What if you could do something to avoid cancer? In some cases, you can. In fact, nearly half of cancers diagnosed in the U.S. can be attributed to preventable causes.
That means the choices you make every day can actually help protect you from an increased risk of many types of cancer. Some are things you’d expect, but others might surprise you.
Cancer Prevention Month is a great time to take stock of the ways you can help improve your health and head off cancer, today and in the future.
- Don’t use tobacco and drink only in moderation.
- Eat a healthy diet and maintain a healthy weight.
- Be physically active.
- Protect yourself from the sun.
- Get regular cancer screening exams.
- Get vaccinated for the human papillomavirus (HPV) and avoid infections that contribute to cancer (hepatitis viruses and HIV).
- Check your home for radon, which increases the risk of lung cancer.
- Avoid exposure to industrial and environmental toxins such as asbestos fibers, benzene, aromatic amines and polychlorinated biphenyls (PCBs).
- Talk to your physician about low-dose aspirin. Some studies have shown that men who take aspirin or other nonsteroidal anti-inflammatory drugs appear to have a lower risk of colon cancer and possibly prostate cancer.
- Talk to your physician about vitamin D (800 to 1,000 IU/day). Some evidence suggests that vitamin D may help reduce the risk of prostate cancer, colon cancer and other malignancies.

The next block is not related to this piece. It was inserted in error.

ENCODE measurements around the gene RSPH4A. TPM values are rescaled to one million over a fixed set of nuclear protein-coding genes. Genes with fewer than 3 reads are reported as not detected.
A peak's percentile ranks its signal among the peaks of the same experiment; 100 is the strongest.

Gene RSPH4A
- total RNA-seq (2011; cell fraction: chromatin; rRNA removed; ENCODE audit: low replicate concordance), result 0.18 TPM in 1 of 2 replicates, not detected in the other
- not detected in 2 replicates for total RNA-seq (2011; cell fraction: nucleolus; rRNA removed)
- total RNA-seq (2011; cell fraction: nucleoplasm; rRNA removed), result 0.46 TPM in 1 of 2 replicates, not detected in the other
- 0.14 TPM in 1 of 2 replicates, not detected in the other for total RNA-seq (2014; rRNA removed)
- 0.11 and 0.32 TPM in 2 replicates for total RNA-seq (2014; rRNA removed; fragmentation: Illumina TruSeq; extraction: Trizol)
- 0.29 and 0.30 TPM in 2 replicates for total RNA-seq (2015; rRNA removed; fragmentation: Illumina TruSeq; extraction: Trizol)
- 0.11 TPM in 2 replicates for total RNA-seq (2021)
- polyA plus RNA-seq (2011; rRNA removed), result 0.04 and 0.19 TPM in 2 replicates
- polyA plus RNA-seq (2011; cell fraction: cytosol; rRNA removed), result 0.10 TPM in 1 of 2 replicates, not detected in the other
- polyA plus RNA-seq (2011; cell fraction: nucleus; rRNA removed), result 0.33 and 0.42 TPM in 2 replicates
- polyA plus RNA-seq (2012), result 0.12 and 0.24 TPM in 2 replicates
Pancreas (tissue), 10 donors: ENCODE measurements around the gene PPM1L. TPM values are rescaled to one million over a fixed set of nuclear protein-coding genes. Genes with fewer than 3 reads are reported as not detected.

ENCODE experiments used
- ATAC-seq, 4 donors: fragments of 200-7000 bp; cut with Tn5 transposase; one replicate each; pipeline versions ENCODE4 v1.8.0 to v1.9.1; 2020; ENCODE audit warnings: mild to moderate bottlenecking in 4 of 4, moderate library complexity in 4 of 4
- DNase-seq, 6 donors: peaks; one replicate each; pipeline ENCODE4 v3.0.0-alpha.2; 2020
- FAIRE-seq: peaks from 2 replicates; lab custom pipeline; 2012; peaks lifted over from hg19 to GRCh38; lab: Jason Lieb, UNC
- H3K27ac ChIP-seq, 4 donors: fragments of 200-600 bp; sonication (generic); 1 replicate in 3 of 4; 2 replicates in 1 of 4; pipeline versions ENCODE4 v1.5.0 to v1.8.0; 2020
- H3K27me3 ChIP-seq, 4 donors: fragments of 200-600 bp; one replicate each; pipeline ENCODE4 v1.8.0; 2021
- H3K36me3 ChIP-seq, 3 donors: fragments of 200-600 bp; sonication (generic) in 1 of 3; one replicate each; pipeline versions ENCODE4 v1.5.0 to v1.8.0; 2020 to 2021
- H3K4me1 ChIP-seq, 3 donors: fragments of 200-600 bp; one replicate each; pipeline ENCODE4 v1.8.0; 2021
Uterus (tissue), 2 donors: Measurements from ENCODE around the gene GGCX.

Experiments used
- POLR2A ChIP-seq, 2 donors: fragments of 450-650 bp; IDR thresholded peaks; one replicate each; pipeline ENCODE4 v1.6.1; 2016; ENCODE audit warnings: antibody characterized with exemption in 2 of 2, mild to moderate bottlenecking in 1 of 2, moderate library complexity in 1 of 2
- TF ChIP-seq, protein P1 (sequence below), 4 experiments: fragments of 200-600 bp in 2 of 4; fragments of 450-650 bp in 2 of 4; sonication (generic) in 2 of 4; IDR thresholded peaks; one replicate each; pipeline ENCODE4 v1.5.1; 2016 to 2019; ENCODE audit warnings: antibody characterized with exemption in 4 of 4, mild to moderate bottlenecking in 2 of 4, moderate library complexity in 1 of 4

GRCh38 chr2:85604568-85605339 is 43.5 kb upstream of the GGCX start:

Keep an Eye on Common Symptoms
While cancer screening tests are essential because they help detect a malignancy at its earliest stages, you can always be on alert for symptoms of cancers. The American Cancer Society developed this simple reminder of things to watch for:
C: Change in bowel or bladder habits
A: A sore that does not heal
U: Unusual bleeding or discharge
T: Thickening or lump in the breast or elsewhere
I: Indigestion or difficulty in swallowing
O: Obvious change in a wart or mole
N: Nagging cough or hoarseness
When it comes to healthy habits and cancer prevention, no one’s perfect. You may be doing great with regular check-ups and screenings, but need to get more activity into your day. Or you’re protecting yourself from sun exposure but still trying to quit tobacco. That’s okay. Know what you need to do next and make this the year you improve your lifestyle and help protect yourself from an increased cancer. Primary care providers at CHI St. Alexius Health can help you develop an individualized plan that will minimize your risk for cancer and maximize your overall health. And if you or are a loved one find yourself on a cancer journey, the Leonard P. Nelson Cancer Center at CHI St. Alexius Health is here to join you in this fight.
Bruce Pugatch, MD